John Hume concerned by release of republican prisoners from Portlaoise after IRA ceasefire
SDLP leader John Hume was surprised by the Irish government's decision to release several IRA prisoners from Portlaoise prison on licence following the paramilitary group's first ceasefire.
Of the nine prisoners released in late 1994, seven had been sentenced for firearms and explosive offences and two to life imprisonment.
None of the men were wanted for crimes committed in Northern Ireland or Britain.
In a note to Secretary of State Sir Patrick Mayhew, an NIO official said Mr Hume had expressed surprise at the move.
Mr Hume told the head of the NIO, Sir John Chilcot, that he was concerned by the speed of the decision and it was his opinion that prisoner releases "were all things that needed to be settled down the road".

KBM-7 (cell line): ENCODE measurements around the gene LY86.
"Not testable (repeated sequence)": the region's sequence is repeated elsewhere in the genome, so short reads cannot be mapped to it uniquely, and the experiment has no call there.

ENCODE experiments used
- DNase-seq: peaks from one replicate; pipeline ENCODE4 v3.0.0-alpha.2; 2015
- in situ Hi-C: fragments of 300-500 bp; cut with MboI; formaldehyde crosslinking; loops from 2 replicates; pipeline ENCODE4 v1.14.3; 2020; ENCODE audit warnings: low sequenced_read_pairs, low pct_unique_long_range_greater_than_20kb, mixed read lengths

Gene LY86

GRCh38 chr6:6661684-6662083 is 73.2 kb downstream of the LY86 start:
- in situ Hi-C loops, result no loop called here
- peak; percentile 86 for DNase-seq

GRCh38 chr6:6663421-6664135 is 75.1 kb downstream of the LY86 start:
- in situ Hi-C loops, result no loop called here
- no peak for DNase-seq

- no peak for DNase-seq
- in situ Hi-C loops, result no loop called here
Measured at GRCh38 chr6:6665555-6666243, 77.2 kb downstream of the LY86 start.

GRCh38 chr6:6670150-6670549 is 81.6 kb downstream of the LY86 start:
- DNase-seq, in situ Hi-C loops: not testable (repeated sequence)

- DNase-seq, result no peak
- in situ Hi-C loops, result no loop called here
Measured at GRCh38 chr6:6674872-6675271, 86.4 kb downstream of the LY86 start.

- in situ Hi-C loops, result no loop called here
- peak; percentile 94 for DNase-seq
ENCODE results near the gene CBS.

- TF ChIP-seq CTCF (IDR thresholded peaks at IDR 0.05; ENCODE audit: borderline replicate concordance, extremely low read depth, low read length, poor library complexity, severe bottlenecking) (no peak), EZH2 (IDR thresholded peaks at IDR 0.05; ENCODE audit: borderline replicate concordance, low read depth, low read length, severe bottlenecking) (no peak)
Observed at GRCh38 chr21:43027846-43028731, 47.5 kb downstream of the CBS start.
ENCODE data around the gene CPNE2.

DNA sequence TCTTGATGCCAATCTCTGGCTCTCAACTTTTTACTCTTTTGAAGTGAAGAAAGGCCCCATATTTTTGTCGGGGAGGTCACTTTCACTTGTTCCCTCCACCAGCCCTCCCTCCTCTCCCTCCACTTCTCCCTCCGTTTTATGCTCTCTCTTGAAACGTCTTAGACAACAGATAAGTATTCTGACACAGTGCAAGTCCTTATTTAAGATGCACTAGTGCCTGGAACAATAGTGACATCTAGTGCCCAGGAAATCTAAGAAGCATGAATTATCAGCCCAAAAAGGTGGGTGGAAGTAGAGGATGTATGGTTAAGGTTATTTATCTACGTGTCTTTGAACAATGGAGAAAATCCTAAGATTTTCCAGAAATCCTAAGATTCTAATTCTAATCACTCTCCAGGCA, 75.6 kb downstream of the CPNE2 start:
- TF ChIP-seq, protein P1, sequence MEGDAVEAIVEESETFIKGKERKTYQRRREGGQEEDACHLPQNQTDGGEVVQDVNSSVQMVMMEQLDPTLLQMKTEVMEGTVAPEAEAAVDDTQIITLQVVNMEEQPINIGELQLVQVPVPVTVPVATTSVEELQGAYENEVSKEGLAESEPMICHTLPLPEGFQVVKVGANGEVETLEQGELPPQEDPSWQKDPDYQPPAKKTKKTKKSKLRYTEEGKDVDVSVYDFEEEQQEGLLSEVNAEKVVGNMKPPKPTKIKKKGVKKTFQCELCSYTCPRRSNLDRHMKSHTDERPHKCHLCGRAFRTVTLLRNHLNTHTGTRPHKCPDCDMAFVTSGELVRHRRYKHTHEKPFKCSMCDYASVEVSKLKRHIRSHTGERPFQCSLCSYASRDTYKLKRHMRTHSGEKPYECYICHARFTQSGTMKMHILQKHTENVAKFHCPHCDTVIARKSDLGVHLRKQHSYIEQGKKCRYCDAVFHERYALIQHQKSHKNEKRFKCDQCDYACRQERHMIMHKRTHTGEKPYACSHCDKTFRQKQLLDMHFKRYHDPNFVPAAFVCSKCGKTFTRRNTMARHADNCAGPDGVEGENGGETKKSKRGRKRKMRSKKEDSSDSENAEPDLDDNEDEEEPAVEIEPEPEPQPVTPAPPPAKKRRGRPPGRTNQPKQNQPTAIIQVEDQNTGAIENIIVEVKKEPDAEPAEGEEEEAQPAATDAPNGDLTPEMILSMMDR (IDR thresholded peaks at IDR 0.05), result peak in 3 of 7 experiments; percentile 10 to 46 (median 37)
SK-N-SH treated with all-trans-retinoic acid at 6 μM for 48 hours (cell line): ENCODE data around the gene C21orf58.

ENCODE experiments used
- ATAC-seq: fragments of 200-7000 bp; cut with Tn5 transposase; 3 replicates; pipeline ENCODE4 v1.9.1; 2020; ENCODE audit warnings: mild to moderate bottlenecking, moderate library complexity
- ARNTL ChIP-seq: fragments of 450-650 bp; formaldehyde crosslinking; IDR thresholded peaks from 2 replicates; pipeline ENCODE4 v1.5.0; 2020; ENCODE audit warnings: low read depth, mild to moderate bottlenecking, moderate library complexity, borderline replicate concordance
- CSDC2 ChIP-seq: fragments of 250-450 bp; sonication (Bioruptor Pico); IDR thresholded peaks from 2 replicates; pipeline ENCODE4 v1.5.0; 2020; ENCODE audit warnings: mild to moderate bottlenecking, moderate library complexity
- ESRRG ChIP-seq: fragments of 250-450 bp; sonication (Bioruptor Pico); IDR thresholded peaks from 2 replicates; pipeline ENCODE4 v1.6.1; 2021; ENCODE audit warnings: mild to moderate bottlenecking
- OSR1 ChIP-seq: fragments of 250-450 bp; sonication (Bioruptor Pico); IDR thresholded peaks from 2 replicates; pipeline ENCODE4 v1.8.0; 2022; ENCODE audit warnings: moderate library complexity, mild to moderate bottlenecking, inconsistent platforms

The Ulster Unionists and the DUP criticised the decision. DUP spokesman Sammy Wilson said the move showed "the peace process was a surrender process", the memo read.
In a separate note to the NIO, the British Ambassador in Dublin David Blatherwick reported the list of released prisoners did not include Thomas McMahon (sentenced for the murder of Lord Mountbatten in 1979) or Nessan Quinlivan and Pearse McAuley (who had shot a civilian in their escape from Brixton Prison in 1991).
He reported that Presbyterian minister and loyalist intermediary Rev Roy Magee and PUP leader David Ervine said the British government should consider the phased release of all prisoners on licence.
Mr Ervine said prisoner releases in the north "would cement the peace though he acknowledged it would face mammoth emotional difficulties".
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